There have been calls throughout this series for Collingwood’s retirement, and it was something that was already in his mind before the tour.
“It was always an option,” he said. “You don’t know until you go through the emotions and you are playing the game, but my form hasn’t helped. I am very realistic.
“I spoke to my wife in Melbourne about it and I pretty much made the decision about three days ago one hundred percent. I knew that was probably going to be my last innings. I was hoping it was going to be a fairytale story and I would go out there and crack a 100.”
It wasn’t to be, but Collingwood has never been one to put personal glory over team achievement.
“I think that’s one of the reasons why I’m moving on,” he said, of the teams’ ambitions to become number one in the world rankings. “This team can go as far as they want to . The skills that they have produced with the ball, getting 20 wickets on flat pitches over here. We are bowling as a unit like the old Australian team used to bowl. It’s very hard to score runs against us. Our batting has gone from strength to strength. The guys will take a hell of a lot of confidence into future series from the way that they’ve played out here.
“They are very eager to improve all the time. The work ethic that they have, that’s one of the things I’ll miss. But I’m very much looking forward to watching them in the future. They will be a very special side.”
It was a big day for Matt Prior, who completed his first Test century against Australia, and took four catches to take his tally in the series to 21, the second highest by an English wicket keeper in a Test series.
“It would be pretty tricky to beat today,” Prior said. “At the SCG, on an ashes Test, to get 100 then a few catches, and have them seven down. We’re in a pretty good position to win tomorrow, so today would have to be right up there (with the best day of my career) certainly.
“Obviously it was a great to win the Ashes in England. But to come over here knowing the history, knowing it’s been 24 years since it was last done, the amount of hard work and preparation that has gone into this tour all comes good today and tomorrow. It’s a fantastic feeling. The Barmy Army were again absolutely fantastic. To be there with your mates on the field with all that hard work, preparation, training and planning makes it all the sweeter.”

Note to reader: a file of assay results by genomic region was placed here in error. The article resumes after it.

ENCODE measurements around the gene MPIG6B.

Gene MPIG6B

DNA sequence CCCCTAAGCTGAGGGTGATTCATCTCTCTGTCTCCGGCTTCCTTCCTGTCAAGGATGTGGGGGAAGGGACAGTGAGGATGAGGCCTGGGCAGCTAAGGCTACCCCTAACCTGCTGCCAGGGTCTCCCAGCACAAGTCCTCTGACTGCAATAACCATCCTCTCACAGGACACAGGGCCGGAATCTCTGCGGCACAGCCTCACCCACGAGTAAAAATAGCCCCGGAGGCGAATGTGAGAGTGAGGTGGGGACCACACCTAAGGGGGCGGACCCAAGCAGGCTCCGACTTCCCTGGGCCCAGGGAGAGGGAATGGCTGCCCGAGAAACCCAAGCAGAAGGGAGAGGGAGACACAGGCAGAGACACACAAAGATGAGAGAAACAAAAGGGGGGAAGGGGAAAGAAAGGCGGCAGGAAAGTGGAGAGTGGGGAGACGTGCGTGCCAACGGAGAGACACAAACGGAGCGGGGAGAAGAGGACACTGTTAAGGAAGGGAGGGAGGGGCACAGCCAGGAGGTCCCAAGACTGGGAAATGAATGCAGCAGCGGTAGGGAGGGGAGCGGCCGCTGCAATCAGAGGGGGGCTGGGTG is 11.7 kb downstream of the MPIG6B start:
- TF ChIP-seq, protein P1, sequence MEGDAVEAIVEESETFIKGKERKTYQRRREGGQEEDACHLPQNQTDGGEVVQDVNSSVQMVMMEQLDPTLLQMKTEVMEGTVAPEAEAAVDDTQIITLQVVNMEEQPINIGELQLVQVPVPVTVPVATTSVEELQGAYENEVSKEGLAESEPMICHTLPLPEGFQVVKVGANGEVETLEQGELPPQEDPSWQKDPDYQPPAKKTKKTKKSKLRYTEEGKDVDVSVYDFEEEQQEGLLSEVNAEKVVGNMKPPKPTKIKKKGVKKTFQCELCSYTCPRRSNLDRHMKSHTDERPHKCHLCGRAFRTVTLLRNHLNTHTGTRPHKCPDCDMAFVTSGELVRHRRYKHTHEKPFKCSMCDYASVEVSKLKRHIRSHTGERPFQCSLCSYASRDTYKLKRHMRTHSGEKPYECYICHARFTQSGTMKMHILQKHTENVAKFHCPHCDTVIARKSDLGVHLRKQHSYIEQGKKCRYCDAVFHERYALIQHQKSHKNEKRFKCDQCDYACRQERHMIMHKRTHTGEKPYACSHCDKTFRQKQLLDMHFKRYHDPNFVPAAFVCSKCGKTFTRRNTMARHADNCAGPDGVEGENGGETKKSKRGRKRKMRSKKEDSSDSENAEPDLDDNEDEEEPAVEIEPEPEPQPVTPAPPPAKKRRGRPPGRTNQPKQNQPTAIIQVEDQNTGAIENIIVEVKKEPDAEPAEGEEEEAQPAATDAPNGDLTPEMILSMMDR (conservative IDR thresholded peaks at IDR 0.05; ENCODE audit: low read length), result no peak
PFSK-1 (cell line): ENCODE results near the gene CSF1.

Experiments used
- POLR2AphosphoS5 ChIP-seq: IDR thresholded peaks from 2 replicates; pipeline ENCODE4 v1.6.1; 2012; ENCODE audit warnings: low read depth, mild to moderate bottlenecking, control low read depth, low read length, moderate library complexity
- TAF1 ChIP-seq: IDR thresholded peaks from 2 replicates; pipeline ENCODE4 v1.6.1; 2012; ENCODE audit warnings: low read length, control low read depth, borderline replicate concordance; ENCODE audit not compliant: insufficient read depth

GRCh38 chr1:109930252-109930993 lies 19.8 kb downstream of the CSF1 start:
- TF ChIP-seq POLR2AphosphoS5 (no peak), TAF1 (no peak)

England only need three wickets for victory in the morning. Australia collapsed to 171-7, triggered by Shane Watson, who brought about his own demise, involved in the seventh run out of his career.
It was the fourth Australian run out of this series. Hughes pushed to mid-wicket for what should have been an easy single. Watson came back for the second, Hughes stuttering, then returning to his crease. Watson arrived at the non-strikers end with a look of horror on his face as he turned to see Prior remove the bails. It was a sorry sight for any Australian.
“It’s an horrendous situation to be involved in,” said Watson. “It’s something I have got to work on because it’s not good enough. The top of the order is hard enough as it is let alone with run outs. It can’t keep happening.”
England should have a 3-1 series victory wrapped up by lunch time tomorrow. It will be a special moment for the whole team, but particularly Collingwood, who admitted that it will be an emotional experience for him.
“I’m a softie really to be honest,” he said. “There were times tonight when I got goose bumps. I always said I wanted to bow out in England in front of the English fans. But that felt like home tonight with the atmosphere out there. It was special, all the lads standing in the slips; we all had goose bumps going up our arms. It’s an amazing atmosphere and it honestly feels like the perfect moment. Tomorrow hopefully we can finish them off pretty quick and it’s going to be the best way to bow out.
“It was always a dream of mine to play Test cricket. To me this is the ultimate form of the game. I’ve given it my all and that’s all you can do as a player. I am very proud to be able to say that.”